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Mijke O. Hartendorp, Stefan Van der Stigchel, Ignace Hooge, Jeanette Mostert, Tanja de Boer, Albert Postma; The relation between gaze behavior and categorization: Does where we look determine what we see?. Journal of Vision 2013;13(6):6. doi: https://doi.org/10.1167/13.6.6.
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© ARVO (1962-2015); The Authors (2016-present)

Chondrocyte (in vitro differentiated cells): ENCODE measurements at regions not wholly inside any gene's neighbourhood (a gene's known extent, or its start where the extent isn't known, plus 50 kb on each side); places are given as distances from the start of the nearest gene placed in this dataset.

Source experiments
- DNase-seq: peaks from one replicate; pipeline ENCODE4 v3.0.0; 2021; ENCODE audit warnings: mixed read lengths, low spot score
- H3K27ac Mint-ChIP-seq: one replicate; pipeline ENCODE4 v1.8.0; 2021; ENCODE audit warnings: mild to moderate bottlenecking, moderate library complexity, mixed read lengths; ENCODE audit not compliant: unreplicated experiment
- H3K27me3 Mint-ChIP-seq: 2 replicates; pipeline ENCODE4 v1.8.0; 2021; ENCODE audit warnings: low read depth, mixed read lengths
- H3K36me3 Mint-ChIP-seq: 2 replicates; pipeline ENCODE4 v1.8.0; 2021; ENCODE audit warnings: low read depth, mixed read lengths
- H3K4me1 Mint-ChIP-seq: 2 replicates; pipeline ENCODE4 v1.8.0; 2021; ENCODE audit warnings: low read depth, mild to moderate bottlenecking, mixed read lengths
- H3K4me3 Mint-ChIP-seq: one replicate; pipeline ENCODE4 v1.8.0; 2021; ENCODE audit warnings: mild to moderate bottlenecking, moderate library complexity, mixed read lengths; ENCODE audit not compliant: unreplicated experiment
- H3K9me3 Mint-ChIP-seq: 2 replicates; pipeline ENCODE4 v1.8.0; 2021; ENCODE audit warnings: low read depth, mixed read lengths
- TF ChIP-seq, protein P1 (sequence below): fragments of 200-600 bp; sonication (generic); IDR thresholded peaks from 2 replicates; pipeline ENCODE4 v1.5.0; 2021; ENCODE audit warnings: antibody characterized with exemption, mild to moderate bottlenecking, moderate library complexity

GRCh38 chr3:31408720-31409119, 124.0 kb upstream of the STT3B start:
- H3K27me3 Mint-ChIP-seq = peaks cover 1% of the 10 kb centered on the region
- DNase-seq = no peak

When categorizing an object, we fixate our eyes on informative parts of that object. In the current study, morphed figures were used to investigate whether the interpretation of such unclear objects is reflected in the eye movement pattern. The morphed figures were created by interpolating two concrete objects. The intermediate steps represent figures that contain properties of both objects but in different proportions. Three experiments were conducted to investigate the relation between categorization and gaze behavior. In all three experiments, free-naming responses and eye movements were recorded simultaneously. In the first experiment, the relation between the interpretation and the fixated part of the figure was investigated: A strong relation was observed. Subsequently, it was investigated whether gaze patterns drive categorization or vice versa. In the second experiment, morphed figures were preceded by a prime word. A priming effect on categorization was found but not on gaze behavior. In the third experiment, a cue directed the observer's gaze to a particular location on the morphed figure. Interestingly, the cueing experiment showed a cueing effect not only on gaze behavior but also on categorization. Taken together, these findings suggest that where we look affects how we interpret a perceptually uncertain stimulus.
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